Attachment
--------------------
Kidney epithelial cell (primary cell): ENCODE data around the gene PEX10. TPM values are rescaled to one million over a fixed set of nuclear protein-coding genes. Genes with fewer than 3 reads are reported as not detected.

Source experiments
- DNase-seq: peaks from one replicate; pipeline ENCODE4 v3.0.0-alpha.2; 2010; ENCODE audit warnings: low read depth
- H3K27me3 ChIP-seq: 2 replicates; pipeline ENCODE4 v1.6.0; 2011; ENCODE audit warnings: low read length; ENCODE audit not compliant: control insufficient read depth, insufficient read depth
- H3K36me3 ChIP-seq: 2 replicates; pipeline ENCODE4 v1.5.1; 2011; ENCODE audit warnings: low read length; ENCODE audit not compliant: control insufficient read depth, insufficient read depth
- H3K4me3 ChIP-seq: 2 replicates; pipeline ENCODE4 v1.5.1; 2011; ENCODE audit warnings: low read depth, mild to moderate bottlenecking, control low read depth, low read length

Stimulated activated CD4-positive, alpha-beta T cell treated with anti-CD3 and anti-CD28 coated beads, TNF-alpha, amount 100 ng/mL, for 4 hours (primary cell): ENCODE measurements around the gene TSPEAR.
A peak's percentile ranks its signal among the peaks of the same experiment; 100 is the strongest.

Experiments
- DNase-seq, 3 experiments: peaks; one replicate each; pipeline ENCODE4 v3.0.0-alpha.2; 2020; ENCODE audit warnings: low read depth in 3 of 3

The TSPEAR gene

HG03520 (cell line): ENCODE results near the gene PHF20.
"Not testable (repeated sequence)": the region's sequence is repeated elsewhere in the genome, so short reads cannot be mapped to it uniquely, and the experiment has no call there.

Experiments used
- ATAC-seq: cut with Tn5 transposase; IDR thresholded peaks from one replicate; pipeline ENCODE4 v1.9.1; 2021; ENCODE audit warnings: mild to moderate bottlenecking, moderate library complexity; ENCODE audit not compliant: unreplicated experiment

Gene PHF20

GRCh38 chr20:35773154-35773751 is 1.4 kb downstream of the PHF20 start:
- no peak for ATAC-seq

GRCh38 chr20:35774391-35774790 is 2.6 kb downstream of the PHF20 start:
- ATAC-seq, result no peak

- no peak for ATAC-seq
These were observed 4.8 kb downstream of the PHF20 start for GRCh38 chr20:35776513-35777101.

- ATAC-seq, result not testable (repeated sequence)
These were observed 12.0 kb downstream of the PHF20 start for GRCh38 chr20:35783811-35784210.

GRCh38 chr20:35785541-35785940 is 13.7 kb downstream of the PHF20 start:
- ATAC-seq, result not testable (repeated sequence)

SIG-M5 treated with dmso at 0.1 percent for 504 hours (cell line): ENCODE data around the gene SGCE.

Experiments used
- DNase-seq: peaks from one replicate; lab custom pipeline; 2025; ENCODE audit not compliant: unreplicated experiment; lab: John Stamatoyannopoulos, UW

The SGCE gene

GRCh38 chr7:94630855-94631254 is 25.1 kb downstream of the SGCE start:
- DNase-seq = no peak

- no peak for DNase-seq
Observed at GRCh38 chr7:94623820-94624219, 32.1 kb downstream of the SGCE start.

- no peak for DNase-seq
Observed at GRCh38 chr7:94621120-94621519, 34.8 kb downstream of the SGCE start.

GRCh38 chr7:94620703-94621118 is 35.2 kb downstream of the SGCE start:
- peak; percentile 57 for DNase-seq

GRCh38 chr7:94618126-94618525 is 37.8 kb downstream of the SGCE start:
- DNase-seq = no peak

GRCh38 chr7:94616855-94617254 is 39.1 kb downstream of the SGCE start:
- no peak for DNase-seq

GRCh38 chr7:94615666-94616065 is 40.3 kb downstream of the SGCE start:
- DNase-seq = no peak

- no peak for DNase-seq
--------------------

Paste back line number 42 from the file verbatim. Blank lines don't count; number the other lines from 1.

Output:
- no peak for DNase-seq